But this December, I realized that I had another anniversary to celebrate – 10 years with the Hometown Oneonta, The Freeman’s Journal and, most recently, It’s the longest I’ve ever stayed with a job, but in 10 years, I’ve realized that it’s more than than a job – it’s a way to give back to a community that has welcomed me so graciously.

When I moved to Oneonta in May 2007, I wasn’t sure if I would stay. This was my husband’s hometown, after all, but I wasn’t sure that there was a place for me yet. But that changed when Jim Kevlin hired me as a freelance reporter in April 2009.

My first story was about a bridal fashion show at SUNY. My second was an interview with Roger McGuinn of the Byrds, who was playing at the now-defunct Oneonta Theatre, then re-opened and full of promise.

I was hired full-time that December, Monday the 14th,  given a desk and the business cards I’ve been passing out ever since. If you look in your drawer, chances are you have one. If it was before 2017, it said “Reporter.” Since then, it has said “Managing Editor.”

Our new reporter, James Cummings, asked me: What’s the favorite story you ever written? How do you even pick?

But a few come to mind: getting to travel to Oneonta, Ala., and see the similarities (and a few differences) between our cities, and declaring actor Cuyle Carvin “Oneonta’s Heartthrob.” As an obsessive music fan, I still get giddy knowing that, at any time, I can pick up the phone and call Greg Harris, president of the Rock & Roll Hall of Fame, for comment.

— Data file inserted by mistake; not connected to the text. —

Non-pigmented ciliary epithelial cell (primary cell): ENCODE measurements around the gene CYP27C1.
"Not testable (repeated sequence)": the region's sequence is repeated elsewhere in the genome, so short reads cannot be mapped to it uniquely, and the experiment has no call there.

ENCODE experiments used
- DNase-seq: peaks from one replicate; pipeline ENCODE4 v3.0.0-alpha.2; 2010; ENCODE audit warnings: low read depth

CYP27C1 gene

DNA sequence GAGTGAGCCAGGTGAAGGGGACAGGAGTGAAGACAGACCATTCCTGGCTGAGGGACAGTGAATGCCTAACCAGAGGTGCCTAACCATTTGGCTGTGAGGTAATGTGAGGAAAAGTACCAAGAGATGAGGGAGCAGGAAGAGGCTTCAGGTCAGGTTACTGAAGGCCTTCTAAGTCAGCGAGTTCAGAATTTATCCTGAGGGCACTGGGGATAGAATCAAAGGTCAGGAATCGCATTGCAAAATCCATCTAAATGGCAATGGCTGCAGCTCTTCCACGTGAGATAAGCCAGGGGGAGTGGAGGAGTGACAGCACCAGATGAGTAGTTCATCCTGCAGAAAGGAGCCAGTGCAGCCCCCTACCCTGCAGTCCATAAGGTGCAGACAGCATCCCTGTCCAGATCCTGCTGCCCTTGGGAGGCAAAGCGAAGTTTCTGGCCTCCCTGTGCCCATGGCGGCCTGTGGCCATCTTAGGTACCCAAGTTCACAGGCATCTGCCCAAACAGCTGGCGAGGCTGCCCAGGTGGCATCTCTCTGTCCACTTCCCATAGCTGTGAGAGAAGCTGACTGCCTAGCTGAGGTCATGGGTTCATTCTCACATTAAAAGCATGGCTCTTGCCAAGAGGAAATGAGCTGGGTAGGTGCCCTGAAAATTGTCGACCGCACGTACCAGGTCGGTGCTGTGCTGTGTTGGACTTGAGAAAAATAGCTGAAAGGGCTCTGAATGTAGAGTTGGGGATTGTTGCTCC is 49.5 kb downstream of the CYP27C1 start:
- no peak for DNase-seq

I love being able to support the good deeds at the Susquehanna SPCA, see the rise and revitalization of the Milford Methodist Church, to be a first-hand witness to all of the change in Oneonta as the DRI gets underway. I absolute agree that we’re “Onta Something.”

Of course, there has been plenty of heartache too. The sudden death of Mayor Dick Miller was when I felt it the most profoundly. I was tasked with not only covering the tragedy, but also processing my own grief privately. I had seen Dick that Thursday evening at the Future for Oneonta Foundation reception. He gave me one of those sideways handshakes I knew so well, the quick “how ya’ doin’” in passing. We’d had our disagreements over the years – par for the course in both our professions – but I respected and enjoyed him immensely, and still miss him.

The murder of 11-year-old Jacelyn O’Connor still haunts me. I’ve written about far too many brutal deaths in our county, but in some ways, I’m honored to do so, because I task myself not with writing about the killer, but letting my readers know who the victim was to their family, their friends, their community. They’re stories I wish that I didn’t have to write, but I am always honored when I get to speak with survivors like Jennifer Kirkpatrick and Erika Heller, to be trusted with their loved ones’ legacies.

I am always in awe of the support that the people of Otsego County continue to bless me with. From the packed house at the Green Toad for the launch of my debut novel, “The Big Rewind,” to the votes that came in for my guest conductor bid at the Catskill Symphony Orchestra’s cabaret concert. Many of you were there to cheer when Ian proposed to me in the 2013 Halloween parade, and some of you came to our wedding in 2015.

But you have also been with me in the darkest times to. In 2017, we lost MJ Kevlin, my dear friend and mentor. The outpouring of love and support from all of you was overwhelming, and if I didn’t thank you then, consider this a much delayed appreciation for the kindness you showed me, the grief we shared.